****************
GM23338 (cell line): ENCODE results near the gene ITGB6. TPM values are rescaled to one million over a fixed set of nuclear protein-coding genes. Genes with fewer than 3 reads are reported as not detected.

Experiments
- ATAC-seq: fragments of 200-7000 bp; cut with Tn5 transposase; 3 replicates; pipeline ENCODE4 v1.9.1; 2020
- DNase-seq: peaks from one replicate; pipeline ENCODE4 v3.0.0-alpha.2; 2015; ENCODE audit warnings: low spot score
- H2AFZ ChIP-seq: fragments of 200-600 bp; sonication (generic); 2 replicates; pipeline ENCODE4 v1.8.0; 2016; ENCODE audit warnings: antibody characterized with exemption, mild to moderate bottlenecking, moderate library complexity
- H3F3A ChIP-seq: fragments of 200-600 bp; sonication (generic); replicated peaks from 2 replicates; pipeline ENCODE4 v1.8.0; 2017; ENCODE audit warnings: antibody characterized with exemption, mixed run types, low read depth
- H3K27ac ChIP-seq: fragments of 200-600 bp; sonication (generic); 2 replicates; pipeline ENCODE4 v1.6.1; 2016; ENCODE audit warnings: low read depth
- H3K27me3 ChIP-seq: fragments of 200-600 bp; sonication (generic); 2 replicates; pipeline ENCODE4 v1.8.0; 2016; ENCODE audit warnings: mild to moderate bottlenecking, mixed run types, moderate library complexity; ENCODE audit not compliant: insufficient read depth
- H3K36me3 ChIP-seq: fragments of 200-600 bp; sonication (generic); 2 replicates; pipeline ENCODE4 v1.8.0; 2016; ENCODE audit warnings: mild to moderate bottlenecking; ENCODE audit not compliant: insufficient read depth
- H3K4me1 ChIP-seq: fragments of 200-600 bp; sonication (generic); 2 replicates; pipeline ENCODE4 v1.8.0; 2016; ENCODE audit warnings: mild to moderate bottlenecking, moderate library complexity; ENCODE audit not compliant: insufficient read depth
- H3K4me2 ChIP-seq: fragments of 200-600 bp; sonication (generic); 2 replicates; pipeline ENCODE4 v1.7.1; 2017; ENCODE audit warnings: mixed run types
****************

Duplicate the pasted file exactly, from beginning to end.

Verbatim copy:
GM23338 (cell line): ENCODE results near the gene ITGB6. TPM values are rescaled to one million over a fixed set of nuclear protein-coding genes. Genes with fewer than 3 reads are reported as not detected.

Experiments
- ATAC-seq: fragments of 200-7000 bp; cut with Tn5 transposase; 3 replicates; pipeline ENCODE4 v1.9.1; 2020
- DNase-seq: peaks from one replicate; pipeline ENCODE4 v3.0.0-alpha.2; 2015; ENCODE audit warnings: low spot score
- H2AFZ ChIP-seq: fragments of 200-600 bp; sonication (generic); 2 replicates; pipeline ENCODE4 v1.8.0; 2016; ENCODE audit warnings: antibody characterized with exemption, mild to moderate bottlenecking, moderate library complexity
- H3F3A ChIP-seq: fragments of 200-600 bp; sonication (generic); replicated peaks from 2 replicates; pipeline ENCODE4 v1.8.0; 2017; ENCODE audit warnings: antibody characterized with exemption, mixed run types, low read depth
- H3K27ac ChIP-seq: fragments of 200-600 bp; sonication (generic); 2 replicates; pipeline ENCODE4 v1.6.1; 2016; ENCODE audit warnings: low read depth
- H3K27me3 ChIP-seq: fragments of 200-600 bp; sonication (generic); 2 replicates; pipeline ENCODE4 v1.8.0; 2016; ENCODE audit warnings: mild to moderate bottlenecking, mixed run types, moderate library complexity; ENCODE audit not compliant: insufficient read depth
- H3K36me3 ChIP-seq: fragments of 200-600 bp; sonication (generic); 2 replicates; pipeline ENCODE4 v1.8.0; 2016; ENCODE audit warnings: mild to moderate bottlenecking; ENCODE audit not compliant: insufficient read depth
- H3K4me1 ChIP-seq: fragments of 200-600 bp; sonication (generic); 2 replicates; pipeline ENCODE4 v1.8.0; 2016; ENCODE audit warnings: mild to moderate bottlenecking, moderate library complexity; ENCODE audit not compliant: insufficient read depth
- H3K4me2 ChIP-seq: fragments of 200-600 bp; sonication (generic); 2 replicates; pipeline ENCODE4 v1.7.1; 2017; ENCODE audit warnings: mixed run types